A better pick is to go for steamed veggie dumplings, which have bok choy, red pepper, garlic, mushrooms, scallions, and fresh ginger. Consider splitting the dish with your significant other or a friend, so you can save your calories for the main dish.
Skip this: General Tso&rsquos chicken
Order this: Honey garlic chicken
Ever wonder what makes General Tso&rsquos chicken addictive? It&rsquos a mysterious combination of cornstarch, orange juice, and rice vinegar, and sugar&mdashthe recipe for a diabetic coma. To get your salty, sweet fix, Glassman says an order of honey garlic chicken is the way to go. It&rsquos slightly healthier with fewer additional calorie-laden sauces.
Skip this: Beef and broccoli
Order this: Shrimp with brown rice and veggies
A simple order of beef and broccoli might seem like a good choice, but the salty black bean sauce alone might be a day&rsquos worth of sodium. P.F. Chang&rsquos beef and broccoli dish, for instance, has 770 calories, 33 grams of fat, and 2,110 milligrams of sodium. Oh, and 33 grams of sugar. Yikes!
For a healthier alternative, Glassman recommends ordering shrimp with veggies and brown rice (instead of white or fried rice) and having the black bean sauce on the side. &ldquoAdd one to two tablespoons of the black bean sauce to the shrimp in a mixing bowl. You&rsquoll see you really don&rsquot need much more than this to get the same flavor,&rdquo she says. &ldquoYou get lean protein from the shrimp and lots of antioxidants, fiber, and even a bit of water from the veggies.&rdquo
Skip this: Chicken lo mein
Order this: Chicken chop suey
While it&rsquos tasty and super filling, a cup of chicken lo mein can easily cost you a 1,000 calories of refined carbs, unhealthy oils, and blood sugar-raising sauces. Glassman says chicken chop suey is a much safer bet because it includes plenty of stir-fried veggies that&rsquoll keep you satiated. &ldquoOrder brown rice and portion out a few tablespoons into the veggies and chicken versus the veggies and protein sitting on top of a plate of rice,&rdquo Glassman adds.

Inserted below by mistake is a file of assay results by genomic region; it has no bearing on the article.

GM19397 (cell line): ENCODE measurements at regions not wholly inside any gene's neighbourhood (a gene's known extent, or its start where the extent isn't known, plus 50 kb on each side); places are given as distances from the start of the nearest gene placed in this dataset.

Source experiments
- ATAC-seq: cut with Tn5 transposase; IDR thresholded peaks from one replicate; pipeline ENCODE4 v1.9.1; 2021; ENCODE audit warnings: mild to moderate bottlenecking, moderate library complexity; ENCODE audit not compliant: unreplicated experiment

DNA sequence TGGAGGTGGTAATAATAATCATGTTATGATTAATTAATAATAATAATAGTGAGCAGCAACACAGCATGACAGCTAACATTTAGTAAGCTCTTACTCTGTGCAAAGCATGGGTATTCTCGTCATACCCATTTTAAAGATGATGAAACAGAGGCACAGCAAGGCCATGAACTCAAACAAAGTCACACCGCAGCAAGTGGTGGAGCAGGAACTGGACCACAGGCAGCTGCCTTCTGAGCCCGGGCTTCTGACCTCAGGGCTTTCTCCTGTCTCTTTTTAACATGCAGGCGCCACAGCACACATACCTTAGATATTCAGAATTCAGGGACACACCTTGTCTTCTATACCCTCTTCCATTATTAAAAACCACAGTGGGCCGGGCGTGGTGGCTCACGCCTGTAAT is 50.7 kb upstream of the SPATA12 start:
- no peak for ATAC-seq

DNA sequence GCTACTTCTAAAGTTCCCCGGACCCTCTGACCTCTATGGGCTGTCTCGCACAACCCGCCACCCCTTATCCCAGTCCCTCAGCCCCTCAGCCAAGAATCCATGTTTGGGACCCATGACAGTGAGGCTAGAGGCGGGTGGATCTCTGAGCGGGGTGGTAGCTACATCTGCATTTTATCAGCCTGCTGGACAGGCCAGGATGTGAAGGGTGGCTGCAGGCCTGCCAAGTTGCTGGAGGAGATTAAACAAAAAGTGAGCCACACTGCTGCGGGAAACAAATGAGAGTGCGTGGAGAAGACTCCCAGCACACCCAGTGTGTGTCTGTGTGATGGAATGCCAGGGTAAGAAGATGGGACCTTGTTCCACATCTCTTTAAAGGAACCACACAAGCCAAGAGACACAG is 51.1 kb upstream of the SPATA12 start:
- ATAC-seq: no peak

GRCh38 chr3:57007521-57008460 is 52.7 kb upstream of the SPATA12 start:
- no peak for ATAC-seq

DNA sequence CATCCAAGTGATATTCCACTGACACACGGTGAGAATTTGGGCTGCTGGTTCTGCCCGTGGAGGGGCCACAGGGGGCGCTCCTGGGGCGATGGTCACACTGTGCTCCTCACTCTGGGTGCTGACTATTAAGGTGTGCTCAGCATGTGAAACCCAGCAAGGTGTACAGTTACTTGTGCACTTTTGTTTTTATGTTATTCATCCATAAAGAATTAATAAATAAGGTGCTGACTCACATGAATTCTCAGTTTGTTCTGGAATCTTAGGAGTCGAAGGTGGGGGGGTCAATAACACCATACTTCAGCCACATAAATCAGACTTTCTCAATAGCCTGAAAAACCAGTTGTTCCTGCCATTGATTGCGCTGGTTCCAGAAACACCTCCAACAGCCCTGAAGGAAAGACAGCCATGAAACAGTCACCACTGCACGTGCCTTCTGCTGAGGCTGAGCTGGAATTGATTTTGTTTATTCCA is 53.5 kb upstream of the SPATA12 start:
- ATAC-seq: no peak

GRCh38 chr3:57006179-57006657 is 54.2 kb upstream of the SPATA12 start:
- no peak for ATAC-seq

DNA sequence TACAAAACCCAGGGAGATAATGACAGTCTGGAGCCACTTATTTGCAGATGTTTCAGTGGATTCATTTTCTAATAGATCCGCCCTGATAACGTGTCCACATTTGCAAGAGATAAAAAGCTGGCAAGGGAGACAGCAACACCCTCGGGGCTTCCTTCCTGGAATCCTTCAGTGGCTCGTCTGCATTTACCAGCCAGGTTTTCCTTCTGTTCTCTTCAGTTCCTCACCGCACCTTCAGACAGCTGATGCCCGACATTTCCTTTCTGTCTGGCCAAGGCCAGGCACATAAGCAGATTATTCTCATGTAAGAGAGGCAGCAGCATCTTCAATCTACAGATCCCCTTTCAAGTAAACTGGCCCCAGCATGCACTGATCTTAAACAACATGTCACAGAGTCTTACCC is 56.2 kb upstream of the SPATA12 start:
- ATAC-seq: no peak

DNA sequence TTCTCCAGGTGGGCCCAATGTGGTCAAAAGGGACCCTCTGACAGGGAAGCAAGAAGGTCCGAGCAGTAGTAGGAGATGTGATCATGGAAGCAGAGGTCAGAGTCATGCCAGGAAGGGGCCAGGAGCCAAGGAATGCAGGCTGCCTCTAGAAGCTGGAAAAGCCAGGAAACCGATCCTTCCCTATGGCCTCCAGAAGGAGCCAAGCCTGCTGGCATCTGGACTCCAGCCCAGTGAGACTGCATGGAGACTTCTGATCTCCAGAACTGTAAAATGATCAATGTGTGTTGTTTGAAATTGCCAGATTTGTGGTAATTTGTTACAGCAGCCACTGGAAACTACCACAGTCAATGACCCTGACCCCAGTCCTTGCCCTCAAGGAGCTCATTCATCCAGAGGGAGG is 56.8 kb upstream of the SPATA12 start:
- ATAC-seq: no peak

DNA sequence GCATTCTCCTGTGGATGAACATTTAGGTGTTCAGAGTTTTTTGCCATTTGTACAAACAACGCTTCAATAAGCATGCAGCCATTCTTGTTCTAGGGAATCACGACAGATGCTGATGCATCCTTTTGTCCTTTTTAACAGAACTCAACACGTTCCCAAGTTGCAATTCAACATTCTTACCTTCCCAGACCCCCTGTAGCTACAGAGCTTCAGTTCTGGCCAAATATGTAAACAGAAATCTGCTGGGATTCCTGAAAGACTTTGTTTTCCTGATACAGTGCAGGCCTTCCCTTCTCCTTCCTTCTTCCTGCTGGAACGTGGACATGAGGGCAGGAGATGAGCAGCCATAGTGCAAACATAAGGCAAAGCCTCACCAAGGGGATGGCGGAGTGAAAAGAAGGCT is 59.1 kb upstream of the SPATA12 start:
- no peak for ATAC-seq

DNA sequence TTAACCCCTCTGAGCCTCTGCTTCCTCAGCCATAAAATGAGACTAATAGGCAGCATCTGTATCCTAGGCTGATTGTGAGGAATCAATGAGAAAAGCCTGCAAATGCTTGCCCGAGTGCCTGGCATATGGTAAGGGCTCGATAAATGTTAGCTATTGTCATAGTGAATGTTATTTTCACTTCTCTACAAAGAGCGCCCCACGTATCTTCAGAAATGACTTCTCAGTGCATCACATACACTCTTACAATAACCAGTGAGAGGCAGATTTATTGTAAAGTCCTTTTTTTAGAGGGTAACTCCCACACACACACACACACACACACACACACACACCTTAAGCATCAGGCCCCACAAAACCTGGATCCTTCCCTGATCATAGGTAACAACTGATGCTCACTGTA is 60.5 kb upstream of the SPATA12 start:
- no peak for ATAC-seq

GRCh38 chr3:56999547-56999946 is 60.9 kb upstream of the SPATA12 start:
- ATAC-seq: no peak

5. Anything on a Stick
Boyd suggests ordering skewered proteins, like the beef or chicken found on a pupu platter, if you want a protein-rich meal. &ldquoWhile they may marinate the chicken, pork and beef in a sugary concoction at some places,&rdquo she says, &ldquothe protein content you&rsquoll get from ordering teriyaki skewers far outweighs the other choices you may have.&rdquo If you want to be really savvy, she recommends ordering a side of stir-fried mixed vegetables (with sauce on the side, of course) so you don&rsquot miss the deep-fried snacks that often accompany a pupu platter, like egg rolls and fried wontons.
A few other healthy Chinese food ideas Boyd suggests? Shrimp spring rolls (just skip the soy sauce to cut back on sodium), egg drop soup, chop suey (usually just a mélange of veggies and protein), chicken or shrimp lettuce wraps and Peking duck with veggies. A general rule: As long as you choose vegetables over rice and carb-laden sides (and stick to stir-fries instead of deep-fried dishes), you should be in the clear.
Sauces for Main Dishes
Many Chinese takeaway dishes will offer simple dishes involving a meat type in a sauce, such as &lsquobeef in black bean sauce&rsquo, or &lsquochicken in sweet and sour sauce&rsquo. Here are some of the most common sauces used, and what they will taste like:
Black Bean Sauce